Thursday, June 16, 2016

Nzinga Mbandi - 17th Century Angolan Warrior Queen Who Forced the Portuguese to Their Knees

One of many impressive people that history has ignored - but not Marquis de Sade - is Angolan queen Nzinga Mbandi: ruthless, cruel and with more than a hint of femdom.

Seventeenth century image of queen Nzinga Mbandi negotiating with the Portugese governor, sitting on a servant.

There is a long list of women I want to write about. The bucket list includes several kick-ass women, such as female Japanese ninja Mochizuki Chiyome and Qiu Jin - "Woman Knight of Mirror Lake" a Chinese revolutionary during the last years of the Qing dynasty. Then there is the story of “Bandit Queen” Phoolan Devi, who became a modern day Indian Robin Hood.

They’ll have to wait a little longer. Today I read a story about Nzinga Mbandi, a 16th century Angolan warrior queen who held of the Portugese invaders for several decades. Nzinga Mbandi was not only a brilliant military strategist, but her life story has a strong femdom overtone. These are just some of the reasons I couldn’t resist letting her jump the queue.

Born around 1583, Nzinga Mbandi first rose to prominence in 1622 when she negotiated with the Portugese on behalf of her brother. The Iberian invaders sought to colonize Luanda – the capital of what is now Angola – to control the slave trade in the region. One famous story has it that during the negotiations the Portugese governor João Correia de Sousa did not offer her a chair. A humiliation she was not willing to accept, she ordered a servant to go down on the ground and sat on his back during the negotiations.

Quick wit gives queen Nzinga the upperhand, when she discovers her chair is missing. The governor didn't see that coming. (Image: Unesco comic strip)

Although a treaty was negotiated, the Portugese never honored it. As a result her brother, the king, commited suicide.  Some sources say, Other soures say, Nzinga Mbandi had a hand in it, just like in the death of his son years later. Defying tradition, Nzinga Mbandi became the new sovereign of the Mbundu kingdom. The queen of Andongo as she now called herself, fought for many decades against both rival factions, while simultaneously holding of the Portugese invaders. In the end even the Portugese had to acknowledge her as a strategic mastermind, a military genius. Even though she personally led troops into battle well into her sixties, time gets the better of us all. In old age – 1657 –  she became weary and signed a peace treaty with the Portugese.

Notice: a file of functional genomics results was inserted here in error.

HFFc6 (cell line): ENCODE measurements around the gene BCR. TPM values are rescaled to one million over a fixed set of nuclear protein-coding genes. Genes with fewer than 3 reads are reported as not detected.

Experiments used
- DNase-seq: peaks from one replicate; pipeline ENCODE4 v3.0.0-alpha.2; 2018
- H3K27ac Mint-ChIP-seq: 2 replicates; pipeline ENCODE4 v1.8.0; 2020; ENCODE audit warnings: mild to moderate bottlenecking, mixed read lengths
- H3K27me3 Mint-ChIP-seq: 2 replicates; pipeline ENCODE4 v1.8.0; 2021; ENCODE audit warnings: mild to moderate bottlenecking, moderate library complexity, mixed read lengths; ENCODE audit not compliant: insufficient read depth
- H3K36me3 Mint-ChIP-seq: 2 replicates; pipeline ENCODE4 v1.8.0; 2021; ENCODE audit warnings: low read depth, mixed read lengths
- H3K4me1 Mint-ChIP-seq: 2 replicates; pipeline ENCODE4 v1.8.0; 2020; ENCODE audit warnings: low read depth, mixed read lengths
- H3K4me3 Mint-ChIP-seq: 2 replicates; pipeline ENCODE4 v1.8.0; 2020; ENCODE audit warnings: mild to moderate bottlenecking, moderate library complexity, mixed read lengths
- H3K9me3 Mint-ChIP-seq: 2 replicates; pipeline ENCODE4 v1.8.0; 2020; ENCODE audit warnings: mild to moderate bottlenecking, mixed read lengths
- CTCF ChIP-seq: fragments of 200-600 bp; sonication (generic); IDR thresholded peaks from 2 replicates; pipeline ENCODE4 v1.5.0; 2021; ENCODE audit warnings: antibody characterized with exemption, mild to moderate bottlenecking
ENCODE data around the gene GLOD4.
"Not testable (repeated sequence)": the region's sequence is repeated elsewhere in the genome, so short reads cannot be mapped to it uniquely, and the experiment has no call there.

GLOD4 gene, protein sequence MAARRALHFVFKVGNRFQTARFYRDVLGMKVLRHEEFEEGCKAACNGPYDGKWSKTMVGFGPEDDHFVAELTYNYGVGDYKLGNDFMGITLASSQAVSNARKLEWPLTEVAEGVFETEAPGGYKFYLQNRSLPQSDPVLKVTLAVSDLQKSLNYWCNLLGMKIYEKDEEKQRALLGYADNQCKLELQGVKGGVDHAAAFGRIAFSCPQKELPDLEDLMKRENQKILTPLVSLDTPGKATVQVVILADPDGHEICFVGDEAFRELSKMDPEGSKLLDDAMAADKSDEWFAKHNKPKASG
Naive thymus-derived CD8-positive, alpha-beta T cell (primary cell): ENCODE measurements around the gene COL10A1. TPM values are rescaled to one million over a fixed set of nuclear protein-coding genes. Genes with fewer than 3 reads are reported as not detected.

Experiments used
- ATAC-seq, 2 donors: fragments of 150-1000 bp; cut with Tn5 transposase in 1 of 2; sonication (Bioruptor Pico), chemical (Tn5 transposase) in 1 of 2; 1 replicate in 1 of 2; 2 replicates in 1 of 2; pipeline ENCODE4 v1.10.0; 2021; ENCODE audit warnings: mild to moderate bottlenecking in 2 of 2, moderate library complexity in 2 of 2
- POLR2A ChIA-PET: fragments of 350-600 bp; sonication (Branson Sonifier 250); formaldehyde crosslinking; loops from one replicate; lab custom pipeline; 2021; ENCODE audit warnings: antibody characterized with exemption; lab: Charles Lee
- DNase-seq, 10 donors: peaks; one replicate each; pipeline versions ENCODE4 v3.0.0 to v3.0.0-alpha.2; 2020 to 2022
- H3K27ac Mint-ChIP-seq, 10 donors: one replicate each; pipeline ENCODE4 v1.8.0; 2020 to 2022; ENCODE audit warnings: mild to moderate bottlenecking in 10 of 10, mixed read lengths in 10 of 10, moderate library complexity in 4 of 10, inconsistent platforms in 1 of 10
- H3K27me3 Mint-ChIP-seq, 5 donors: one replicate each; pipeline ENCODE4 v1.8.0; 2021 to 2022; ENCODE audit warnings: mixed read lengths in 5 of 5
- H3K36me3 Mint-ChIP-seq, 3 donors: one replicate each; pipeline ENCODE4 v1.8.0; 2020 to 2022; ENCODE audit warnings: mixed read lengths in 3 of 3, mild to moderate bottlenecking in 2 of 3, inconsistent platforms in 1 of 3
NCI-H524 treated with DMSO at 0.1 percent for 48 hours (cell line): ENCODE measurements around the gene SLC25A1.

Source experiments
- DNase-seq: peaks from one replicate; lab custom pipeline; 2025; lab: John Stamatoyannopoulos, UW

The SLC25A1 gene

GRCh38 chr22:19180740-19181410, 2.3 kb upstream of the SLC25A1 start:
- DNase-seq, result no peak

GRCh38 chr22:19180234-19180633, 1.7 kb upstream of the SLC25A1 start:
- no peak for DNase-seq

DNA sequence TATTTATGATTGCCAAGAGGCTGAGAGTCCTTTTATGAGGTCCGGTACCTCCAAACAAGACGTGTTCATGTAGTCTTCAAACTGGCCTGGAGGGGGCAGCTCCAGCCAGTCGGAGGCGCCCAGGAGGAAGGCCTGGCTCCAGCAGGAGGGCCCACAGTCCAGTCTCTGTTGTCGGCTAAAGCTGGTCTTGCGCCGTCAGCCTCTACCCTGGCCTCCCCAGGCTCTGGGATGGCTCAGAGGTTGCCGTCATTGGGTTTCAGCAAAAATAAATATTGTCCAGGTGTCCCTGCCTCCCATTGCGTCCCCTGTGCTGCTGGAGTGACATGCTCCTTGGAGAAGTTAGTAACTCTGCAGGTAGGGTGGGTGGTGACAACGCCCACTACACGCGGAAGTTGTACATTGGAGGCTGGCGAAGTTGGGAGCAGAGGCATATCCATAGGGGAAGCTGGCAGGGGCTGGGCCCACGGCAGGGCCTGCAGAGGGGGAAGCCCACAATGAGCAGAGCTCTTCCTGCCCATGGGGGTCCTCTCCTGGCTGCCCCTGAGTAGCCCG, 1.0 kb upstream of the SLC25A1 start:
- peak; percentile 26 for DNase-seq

Perhaps the strongest testament to her shrewd strategic mind is that after she died, the Portugese finally succeeded in bringing the lands under their control.

According to the Marquis de Sade’s Philosophy in the Boudoir, Nzinga was a woman who "immolated her lovers." De Sade's reference for this comes from History of Zangua, Queen of Angola. It claims that after becoming queen, she obtained a large, all male harem at her disposal. Her men fought to the death in order to spend the night with her and, after a single night of lovemaking, were put to death. It is also said that Nzinga made her male servants dress as women.

True or false – mind you the whole black widow spider thing is not my cup of tea – it only goes to show that history books are just a collection of fact, based on preference and area of intrest of those who write the.

(Image: Unesco comic strip)

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